Chattanooga shooting: Attacker Abdulazeez suffered from depression

Updated on Jul 19, 2015 02:09 PM IST
Mohammad Youssuf Abdulazeez, the man who shot and killed five US troops in Tennessee suffered from depression, his family said on Saturday in condemning the "heinous act of violence."
Corey Groce sits during a prayer vigil at Redemption Point Church for the victims of the shootings at a recruiting center and another US military site a few miles apart in Chattanooga. 24-year-old Mohammad Youssef Abdulazeez attacked the two centers killing four US marines. (AP Photo)
Corey Groce sits during a prayer vigil at Redemption Point Church for the victims of the shootings at a recruiting center and another US military site a few miles apart in Chattanooga. 24-year-old Mohammad Youssef Abdulazeez attacked the two centers killing four US marines. (AP Photo)
AFP | By, Washington

Mohammad Youssuf Abdulazeez, the man who shot and killed five US troops in Tennessee suffered from depression, his family said on Saturday in condemning the "heinous act of violence."

Four Marines and a sailor were killed in the attack -- which authorities are treating as "an act of terrorism" -- before the gunman died in a shootout with police.

"There are no words to describe our shock, horror and grief," Abdulazeez's family said in a statement cited by an NPR public radio journalist.

"The person who committed this horrible crime was not the son we knew and loved. For many years, our son suffered from depression. It grieves us beyond belief to know that his pain found its expression in this heinous act of violence," it said.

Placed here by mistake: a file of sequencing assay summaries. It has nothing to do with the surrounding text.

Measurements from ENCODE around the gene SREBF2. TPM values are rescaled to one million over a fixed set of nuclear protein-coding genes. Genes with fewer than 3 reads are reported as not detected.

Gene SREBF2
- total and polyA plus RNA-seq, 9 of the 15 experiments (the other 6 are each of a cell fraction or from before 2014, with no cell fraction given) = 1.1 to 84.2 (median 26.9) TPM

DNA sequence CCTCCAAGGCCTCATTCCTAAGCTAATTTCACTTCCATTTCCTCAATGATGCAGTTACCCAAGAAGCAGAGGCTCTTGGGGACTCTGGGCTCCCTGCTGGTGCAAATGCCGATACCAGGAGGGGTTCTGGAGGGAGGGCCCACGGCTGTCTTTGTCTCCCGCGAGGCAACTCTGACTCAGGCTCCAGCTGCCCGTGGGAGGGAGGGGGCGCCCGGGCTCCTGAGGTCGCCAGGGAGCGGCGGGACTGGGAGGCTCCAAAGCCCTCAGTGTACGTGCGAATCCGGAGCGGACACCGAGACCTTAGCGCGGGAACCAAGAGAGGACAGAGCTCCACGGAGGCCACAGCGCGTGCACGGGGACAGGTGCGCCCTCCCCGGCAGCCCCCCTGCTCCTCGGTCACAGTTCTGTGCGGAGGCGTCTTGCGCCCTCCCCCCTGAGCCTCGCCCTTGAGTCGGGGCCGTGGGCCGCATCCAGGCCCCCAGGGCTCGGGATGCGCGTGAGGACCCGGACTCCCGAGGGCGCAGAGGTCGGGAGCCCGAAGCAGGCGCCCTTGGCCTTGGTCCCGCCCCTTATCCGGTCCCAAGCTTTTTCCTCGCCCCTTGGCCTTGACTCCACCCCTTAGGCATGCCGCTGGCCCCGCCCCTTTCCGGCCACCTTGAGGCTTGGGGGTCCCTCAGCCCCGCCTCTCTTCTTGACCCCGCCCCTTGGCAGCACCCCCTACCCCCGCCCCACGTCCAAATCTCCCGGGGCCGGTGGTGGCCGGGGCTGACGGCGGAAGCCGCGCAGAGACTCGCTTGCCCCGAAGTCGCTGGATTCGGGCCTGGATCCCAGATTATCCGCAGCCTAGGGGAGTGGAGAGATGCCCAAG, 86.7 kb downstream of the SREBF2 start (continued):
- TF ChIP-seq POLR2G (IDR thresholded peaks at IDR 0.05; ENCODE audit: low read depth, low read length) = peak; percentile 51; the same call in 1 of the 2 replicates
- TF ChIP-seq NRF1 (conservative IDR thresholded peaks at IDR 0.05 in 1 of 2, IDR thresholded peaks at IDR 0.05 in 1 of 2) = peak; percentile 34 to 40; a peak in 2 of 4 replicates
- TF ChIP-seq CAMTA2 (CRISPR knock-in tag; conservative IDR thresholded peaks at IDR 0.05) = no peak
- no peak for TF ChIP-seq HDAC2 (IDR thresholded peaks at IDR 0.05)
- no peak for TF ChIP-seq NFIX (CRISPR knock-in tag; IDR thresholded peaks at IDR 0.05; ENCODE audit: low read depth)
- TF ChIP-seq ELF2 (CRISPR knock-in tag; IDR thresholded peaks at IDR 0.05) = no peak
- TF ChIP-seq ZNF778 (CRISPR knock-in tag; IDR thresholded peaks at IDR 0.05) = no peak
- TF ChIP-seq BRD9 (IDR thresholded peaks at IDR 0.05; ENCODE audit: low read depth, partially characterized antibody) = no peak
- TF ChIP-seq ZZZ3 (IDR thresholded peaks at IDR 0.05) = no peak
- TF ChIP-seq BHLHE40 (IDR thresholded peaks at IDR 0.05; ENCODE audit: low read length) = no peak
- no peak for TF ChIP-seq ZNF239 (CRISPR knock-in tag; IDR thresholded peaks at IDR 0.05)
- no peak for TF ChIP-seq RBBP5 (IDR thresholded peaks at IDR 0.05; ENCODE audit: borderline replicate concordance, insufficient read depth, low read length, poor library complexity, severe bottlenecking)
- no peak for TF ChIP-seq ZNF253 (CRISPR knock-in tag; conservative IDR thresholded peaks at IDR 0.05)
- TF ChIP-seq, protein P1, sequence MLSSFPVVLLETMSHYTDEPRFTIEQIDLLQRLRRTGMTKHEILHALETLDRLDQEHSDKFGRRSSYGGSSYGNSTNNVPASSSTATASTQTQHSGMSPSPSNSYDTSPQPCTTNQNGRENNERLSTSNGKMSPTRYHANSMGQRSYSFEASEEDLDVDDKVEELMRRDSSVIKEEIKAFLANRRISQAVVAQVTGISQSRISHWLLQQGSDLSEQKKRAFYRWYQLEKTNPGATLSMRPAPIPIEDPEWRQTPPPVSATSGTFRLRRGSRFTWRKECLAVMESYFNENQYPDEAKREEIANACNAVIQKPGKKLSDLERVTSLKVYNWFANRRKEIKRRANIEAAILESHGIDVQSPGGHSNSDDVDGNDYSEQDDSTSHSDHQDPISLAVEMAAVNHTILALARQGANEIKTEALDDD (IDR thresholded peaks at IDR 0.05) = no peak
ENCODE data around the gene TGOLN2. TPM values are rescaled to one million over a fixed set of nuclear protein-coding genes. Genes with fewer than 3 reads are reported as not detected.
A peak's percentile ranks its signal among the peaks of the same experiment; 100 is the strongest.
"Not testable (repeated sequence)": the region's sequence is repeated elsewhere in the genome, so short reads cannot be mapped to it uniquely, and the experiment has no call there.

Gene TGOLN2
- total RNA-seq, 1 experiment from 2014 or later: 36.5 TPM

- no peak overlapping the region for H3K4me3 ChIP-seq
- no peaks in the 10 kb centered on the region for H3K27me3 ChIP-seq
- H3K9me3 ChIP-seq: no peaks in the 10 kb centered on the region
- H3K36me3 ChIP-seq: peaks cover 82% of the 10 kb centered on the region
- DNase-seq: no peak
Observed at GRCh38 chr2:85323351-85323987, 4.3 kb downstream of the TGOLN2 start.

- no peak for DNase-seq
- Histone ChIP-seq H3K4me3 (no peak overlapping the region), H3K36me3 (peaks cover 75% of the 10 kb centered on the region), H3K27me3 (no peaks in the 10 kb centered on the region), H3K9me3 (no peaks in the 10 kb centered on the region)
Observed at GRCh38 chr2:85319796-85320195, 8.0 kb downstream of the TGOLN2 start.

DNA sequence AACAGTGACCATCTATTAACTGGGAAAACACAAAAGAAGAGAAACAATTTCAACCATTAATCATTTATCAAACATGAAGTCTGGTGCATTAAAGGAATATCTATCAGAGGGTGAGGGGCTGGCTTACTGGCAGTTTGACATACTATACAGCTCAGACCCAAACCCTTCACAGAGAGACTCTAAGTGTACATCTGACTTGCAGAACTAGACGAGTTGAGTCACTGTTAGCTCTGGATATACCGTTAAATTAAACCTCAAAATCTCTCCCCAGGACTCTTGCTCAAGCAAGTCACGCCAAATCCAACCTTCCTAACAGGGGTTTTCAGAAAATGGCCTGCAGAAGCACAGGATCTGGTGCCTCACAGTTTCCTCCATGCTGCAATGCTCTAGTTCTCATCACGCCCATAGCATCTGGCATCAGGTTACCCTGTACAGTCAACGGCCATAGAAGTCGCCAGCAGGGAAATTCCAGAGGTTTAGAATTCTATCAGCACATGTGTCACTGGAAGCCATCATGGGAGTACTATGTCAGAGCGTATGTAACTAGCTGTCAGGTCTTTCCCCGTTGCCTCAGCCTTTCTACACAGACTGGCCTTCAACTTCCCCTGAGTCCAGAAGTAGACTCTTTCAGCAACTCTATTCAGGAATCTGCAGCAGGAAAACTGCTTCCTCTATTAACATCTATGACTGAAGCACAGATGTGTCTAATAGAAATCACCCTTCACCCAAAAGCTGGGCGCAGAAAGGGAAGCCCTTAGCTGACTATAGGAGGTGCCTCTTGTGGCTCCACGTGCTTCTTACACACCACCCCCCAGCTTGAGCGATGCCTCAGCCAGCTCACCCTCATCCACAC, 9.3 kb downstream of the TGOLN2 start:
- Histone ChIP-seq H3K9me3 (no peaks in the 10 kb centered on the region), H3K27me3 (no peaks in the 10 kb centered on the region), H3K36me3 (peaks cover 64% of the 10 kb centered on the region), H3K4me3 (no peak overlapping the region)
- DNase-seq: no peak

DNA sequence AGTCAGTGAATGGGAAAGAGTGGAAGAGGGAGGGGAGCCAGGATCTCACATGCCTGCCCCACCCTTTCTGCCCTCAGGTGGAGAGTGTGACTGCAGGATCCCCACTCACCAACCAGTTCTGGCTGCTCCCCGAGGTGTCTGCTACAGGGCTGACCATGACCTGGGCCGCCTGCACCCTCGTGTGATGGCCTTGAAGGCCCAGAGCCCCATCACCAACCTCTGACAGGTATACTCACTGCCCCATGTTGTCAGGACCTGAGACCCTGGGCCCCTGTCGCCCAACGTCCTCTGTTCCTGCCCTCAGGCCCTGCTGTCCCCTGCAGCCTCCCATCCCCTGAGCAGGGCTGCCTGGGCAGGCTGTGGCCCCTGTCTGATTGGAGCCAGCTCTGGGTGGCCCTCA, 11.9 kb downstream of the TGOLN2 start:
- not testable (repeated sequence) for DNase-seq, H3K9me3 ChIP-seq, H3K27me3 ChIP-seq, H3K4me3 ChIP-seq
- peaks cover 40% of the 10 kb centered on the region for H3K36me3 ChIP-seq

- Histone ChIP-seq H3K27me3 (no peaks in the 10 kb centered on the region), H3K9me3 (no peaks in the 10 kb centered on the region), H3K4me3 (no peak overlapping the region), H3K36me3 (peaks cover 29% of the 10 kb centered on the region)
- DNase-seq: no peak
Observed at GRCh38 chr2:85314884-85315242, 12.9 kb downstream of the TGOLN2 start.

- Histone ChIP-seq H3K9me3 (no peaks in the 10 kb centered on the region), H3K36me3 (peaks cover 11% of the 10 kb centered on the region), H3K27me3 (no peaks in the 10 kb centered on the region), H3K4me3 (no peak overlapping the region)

Expressing its condolences to the families of the victims, the Abdulazeez family also vowed to continue to cooperate with law enforcement.
Investigators are seeking to determine a motive behind Thursday's rampage on two military centers in Chattanooga.

The Federal Bureau of Investigation has asked foreign intelligence agencies to help trace Abdulazeez's movements and activities abroad, and analysts are monitoring his activity on social media.

A law enforcement official told the New York Times investigators were looking into a text message Abdulazeez allegedly sent to a friend hours before the shooting to probe possible motives.

The text reportedly included an Islamic verse, "Whosoever shows enmity to a friend of Mine, then I have declared war against him," according to the newspaper.

Abdulazeez, 24, was a naturalized US citizen born in Kuwait.

"Every one of our resources are being devoted to this investigation," Chattanooga Mayor Andy Berke told CNN.

But the FBI warned against jumping to conclusions, after Michael McCaul, chairman of the House of Representatives Homeland Security Committee, branded the assault "an ISIS-inspired attack," using an alternative acronym for the Islamic State group.

"At this time, we have no indication that he was inspired by or directed by anyone other than himself," FBI special agent Ed Reinhold said, referring to Abdulazeez.